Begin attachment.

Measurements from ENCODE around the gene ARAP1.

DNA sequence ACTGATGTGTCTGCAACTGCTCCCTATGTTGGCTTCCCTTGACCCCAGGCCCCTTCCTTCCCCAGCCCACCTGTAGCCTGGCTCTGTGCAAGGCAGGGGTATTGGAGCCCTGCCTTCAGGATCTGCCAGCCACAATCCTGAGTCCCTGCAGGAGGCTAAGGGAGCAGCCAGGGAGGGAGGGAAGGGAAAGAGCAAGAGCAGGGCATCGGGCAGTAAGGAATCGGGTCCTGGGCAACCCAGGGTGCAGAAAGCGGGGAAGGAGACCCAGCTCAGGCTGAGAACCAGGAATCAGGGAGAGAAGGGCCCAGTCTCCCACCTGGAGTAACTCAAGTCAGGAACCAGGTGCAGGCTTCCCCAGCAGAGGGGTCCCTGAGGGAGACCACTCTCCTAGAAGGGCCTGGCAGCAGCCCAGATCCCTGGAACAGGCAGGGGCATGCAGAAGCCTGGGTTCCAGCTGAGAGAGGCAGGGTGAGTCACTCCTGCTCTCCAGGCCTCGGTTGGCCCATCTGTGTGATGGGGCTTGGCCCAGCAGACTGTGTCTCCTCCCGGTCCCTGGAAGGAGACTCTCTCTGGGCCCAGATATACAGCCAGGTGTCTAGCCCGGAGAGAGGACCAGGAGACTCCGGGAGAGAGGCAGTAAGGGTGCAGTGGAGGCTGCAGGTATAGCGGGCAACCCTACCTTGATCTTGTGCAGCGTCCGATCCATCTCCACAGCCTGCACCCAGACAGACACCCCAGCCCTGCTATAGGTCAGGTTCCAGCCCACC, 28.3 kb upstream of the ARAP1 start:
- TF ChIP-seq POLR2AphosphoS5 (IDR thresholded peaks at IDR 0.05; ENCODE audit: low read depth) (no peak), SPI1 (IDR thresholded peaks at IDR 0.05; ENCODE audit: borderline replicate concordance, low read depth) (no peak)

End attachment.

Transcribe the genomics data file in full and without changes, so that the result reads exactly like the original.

Measurements from ENCODE around the gene ARAP1.

DNA sequence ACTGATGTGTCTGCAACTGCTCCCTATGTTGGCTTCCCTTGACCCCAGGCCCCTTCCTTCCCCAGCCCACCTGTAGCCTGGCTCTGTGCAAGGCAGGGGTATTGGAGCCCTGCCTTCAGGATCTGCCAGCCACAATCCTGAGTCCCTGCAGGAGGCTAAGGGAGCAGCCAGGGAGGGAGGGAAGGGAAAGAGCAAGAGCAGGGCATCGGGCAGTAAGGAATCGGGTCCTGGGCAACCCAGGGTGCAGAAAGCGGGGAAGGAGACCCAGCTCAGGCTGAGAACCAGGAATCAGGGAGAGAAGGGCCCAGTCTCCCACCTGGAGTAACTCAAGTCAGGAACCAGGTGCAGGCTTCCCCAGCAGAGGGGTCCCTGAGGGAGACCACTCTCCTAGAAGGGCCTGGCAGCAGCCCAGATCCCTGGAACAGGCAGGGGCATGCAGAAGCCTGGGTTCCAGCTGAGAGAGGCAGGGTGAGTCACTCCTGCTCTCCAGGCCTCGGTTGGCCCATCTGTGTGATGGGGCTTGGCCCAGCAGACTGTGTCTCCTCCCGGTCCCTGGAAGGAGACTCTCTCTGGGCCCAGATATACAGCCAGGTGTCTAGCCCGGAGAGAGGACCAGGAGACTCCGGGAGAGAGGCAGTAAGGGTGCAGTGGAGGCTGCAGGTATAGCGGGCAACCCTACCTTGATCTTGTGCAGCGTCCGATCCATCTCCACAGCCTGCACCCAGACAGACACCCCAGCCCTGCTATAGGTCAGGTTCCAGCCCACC, 28.3 kb upstream of the ARAP1 start:
- TF ChIP-seq POLR2AphosphoS5 (IDR thresholded peaks at IDR 0.05; ENCODE audit: low read depth) (no peak), SPI1 (IDR thresholded peaks at IDR 0.05; ENCODE audit: borderline replicate concordance, low read depth) (no peak)